Date of Award
Master of Arts
Masters Thesis-Open Access
The purpose of this paper is to trace the history of slavery in colonial Massachusetts. Massachusetts was by no means an originator of this institution, for the practice of slavery predates written history. Its origins probably stem from wars of conquest in which captives were used for sacrificial purposes, but as prehistoric man adopted a settled way of life, he found it practical to spare his captives' lives and enslave them. The conqueror's justification for enslavement of his captives was that he had spared their lives, and thus they were at his disposal. In a sense, one could identify the beginnings of this practice as one of the foundations for civilization, for slavery enabled certain classes to maintain themselves as leaders in the kind of society they wanted.
Slavery was present in the early civilizations of the Nile and Tigris M Euphrates valleys. When Abraham, according to Biblical tradition, came out of the "Ur of the Chaldees" there were members of his household who were servants that could be bought and sold. At the beginning of the Homeric period, slavery was well established in the Greek city states. It remained for the Romans, however, to systematically organize the enslavement of fellow humans. As the boundaries of the Empire advanced before the conquering legions of Rome, a steady stream of barbarian captives were returned to serve in the great mercantile centers. Indeed, the origin of the word "slave" is traditionally ascribed to the use of Slavic prisoners to do the manual and menial work of the Empire.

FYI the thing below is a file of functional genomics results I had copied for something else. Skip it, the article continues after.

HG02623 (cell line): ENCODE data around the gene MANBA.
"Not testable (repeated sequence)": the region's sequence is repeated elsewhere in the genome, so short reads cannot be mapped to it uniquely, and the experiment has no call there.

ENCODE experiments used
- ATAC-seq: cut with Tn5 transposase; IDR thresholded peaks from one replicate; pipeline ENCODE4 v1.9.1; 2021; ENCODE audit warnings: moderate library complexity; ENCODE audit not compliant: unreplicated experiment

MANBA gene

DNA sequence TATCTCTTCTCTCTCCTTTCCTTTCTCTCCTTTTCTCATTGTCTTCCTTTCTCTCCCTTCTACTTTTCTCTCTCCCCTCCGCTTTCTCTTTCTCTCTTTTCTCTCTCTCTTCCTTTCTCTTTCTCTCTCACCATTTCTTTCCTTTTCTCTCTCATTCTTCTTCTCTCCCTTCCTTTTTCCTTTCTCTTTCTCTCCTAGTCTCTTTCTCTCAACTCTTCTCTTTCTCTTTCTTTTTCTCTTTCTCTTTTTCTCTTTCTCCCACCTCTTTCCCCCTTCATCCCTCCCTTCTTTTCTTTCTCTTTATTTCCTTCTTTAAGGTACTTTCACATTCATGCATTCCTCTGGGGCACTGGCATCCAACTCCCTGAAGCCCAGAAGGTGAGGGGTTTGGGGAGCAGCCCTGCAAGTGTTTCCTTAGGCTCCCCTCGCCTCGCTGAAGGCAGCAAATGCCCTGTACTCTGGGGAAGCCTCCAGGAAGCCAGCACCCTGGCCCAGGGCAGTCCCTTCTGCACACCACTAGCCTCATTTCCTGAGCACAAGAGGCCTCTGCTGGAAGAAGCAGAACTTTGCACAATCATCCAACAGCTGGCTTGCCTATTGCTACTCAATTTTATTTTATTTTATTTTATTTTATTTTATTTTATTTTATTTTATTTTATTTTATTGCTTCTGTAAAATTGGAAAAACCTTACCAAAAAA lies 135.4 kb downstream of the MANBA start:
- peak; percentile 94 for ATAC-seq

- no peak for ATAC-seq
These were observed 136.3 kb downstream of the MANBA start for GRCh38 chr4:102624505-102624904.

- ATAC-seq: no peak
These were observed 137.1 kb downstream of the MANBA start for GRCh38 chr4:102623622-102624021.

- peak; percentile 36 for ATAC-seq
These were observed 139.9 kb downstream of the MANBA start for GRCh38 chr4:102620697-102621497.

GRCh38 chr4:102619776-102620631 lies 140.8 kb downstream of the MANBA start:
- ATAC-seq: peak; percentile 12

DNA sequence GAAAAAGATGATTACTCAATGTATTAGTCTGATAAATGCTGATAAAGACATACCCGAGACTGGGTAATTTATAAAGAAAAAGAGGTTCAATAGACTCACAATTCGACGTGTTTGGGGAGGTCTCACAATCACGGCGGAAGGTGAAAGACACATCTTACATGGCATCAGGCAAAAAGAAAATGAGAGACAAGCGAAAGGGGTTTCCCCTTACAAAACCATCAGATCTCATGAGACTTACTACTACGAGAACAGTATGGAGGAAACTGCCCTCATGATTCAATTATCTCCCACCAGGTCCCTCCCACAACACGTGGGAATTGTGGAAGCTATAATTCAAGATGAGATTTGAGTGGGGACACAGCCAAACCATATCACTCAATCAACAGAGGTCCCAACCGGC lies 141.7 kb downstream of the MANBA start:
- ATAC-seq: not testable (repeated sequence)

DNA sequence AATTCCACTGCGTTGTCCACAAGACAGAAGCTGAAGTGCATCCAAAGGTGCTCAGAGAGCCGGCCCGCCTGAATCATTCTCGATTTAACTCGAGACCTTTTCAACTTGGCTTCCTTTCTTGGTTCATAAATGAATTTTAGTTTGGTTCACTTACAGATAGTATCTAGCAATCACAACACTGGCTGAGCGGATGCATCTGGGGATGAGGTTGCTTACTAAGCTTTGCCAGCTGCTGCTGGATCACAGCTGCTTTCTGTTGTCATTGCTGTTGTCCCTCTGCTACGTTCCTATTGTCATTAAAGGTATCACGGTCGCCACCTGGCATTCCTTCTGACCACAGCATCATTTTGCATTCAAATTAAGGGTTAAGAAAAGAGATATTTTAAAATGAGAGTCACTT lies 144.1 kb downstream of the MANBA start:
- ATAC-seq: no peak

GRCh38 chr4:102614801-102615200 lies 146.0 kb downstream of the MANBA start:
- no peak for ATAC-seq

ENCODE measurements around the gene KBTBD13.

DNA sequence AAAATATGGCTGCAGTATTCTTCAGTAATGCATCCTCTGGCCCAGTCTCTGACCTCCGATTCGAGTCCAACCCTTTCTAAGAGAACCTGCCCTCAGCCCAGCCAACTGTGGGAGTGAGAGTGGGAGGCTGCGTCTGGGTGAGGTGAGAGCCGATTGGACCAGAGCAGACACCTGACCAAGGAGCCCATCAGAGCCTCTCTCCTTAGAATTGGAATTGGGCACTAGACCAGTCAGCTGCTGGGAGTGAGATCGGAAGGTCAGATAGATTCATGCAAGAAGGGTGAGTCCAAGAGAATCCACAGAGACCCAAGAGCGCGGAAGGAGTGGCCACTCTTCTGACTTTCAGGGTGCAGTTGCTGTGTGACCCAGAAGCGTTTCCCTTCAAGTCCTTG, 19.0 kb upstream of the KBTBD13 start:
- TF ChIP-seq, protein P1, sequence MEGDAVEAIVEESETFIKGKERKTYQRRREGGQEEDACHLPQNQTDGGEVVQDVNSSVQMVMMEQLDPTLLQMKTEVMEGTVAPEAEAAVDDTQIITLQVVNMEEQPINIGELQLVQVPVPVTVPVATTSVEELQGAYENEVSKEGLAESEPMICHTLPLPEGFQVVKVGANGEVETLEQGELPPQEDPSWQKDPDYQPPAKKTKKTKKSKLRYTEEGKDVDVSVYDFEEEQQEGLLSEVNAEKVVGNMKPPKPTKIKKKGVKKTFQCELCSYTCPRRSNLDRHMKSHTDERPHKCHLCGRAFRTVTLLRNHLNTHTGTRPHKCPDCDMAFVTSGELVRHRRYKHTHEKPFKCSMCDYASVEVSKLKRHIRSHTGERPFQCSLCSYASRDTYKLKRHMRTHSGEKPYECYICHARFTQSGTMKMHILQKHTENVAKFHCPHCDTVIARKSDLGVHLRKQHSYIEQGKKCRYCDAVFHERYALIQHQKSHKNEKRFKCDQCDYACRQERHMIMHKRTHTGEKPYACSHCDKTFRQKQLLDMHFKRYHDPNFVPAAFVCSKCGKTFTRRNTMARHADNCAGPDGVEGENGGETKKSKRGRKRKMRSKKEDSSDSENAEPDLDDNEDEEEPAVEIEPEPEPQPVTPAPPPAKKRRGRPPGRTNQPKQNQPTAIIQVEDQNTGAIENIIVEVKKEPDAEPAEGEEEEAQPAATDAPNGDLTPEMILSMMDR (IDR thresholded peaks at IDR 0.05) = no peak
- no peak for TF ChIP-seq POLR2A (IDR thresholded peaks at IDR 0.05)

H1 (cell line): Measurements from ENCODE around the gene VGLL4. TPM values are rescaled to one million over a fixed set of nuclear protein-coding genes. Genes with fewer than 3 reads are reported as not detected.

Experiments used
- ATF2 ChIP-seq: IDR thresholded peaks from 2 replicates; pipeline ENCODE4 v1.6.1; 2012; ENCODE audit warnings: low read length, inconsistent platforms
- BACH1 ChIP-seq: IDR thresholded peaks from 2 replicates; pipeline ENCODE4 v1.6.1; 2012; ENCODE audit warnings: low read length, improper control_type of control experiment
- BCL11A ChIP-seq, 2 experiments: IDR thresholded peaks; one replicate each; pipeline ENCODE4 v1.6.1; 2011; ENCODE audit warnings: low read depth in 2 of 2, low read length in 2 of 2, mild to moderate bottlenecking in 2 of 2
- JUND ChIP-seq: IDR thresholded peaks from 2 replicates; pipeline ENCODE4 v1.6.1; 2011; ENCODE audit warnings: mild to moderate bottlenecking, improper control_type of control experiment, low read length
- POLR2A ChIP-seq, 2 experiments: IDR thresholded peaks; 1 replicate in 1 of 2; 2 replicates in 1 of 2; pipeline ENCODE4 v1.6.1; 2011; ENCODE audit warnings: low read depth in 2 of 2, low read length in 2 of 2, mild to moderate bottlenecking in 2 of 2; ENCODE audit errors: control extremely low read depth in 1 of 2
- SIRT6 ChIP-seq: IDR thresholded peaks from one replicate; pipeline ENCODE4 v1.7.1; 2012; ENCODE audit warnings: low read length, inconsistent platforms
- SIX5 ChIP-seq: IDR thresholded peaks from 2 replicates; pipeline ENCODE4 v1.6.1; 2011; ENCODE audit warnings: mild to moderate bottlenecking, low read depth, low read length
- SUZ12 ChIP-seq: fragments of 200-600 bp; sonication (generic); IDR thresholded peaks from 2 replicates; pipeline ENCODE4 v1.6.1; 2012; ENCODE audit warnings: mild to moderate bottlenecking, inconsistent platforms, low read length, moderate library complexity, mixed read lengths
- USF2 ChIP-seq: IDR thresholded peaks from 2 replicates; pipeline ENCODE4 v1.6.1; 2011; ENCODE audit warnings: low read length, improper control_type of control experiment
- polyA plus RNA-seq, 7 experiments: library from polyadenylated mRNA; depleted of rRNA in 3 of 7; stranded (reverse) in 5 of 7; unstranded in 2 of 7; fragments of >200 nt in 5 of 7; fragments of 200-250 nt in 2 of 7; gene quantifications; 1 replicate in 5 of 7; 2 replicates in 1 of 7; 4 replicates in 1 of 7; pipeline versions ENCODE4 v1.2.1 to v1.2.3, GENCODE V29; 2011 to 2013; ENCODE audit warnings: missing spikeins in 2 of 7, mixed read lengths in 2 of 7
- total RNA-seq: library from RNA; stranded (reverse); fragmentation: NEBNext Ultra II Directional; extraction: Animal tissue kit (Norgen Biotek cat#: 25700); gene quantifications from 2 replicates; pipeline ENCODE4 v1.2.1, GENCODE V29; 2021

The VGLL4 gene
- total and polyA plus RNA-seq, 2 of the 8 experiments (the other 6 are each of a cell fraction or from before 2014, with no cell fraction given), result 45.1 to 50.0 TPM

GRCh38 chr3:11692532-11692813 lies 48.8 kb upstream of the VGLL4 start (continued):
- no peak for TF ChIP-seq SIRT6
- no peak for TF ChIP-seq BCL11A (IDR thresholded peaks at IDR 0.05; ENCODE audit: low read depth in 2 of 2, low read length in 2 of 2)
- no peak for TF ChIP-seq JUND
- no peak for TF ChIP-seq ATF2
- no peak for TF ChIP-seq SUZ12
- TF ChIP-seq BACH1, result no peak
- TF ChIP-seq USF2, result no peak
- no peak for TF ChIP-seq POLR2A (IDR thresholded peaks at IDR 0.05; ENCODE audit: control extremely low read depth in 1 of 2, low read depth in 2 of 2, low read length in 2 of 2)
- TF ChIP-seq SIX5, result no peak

Throughout most of ancient history, the distinctive feature of the slave was that he was a war captive. It was left to the Muslims to develop the enslavement of a racial group. During the eighth and ninth centuries, when the Muslim Empire expanded southward into Africa, Negro women were seized for harems and Negro men for military and menial service. This practice of using Negroes as slaves was later introduced by Muslim conquerors into the Iberian Peninsula. Here, it was eventually adopted by the Portuguese and Spanish as they achieved national unification. The expectation of profit from the Negro slave trade along the African coast was one of the motives for Portuguese exploration and settlement of the areas stretching from Senegal to Angola -- that great coastal sweep which was to provide the primary base for the Atlantic slave trade.
Malloy, Thomas A. III, "Slavery in Colonial Massachusetts" (1967). Master's Theses. 3847.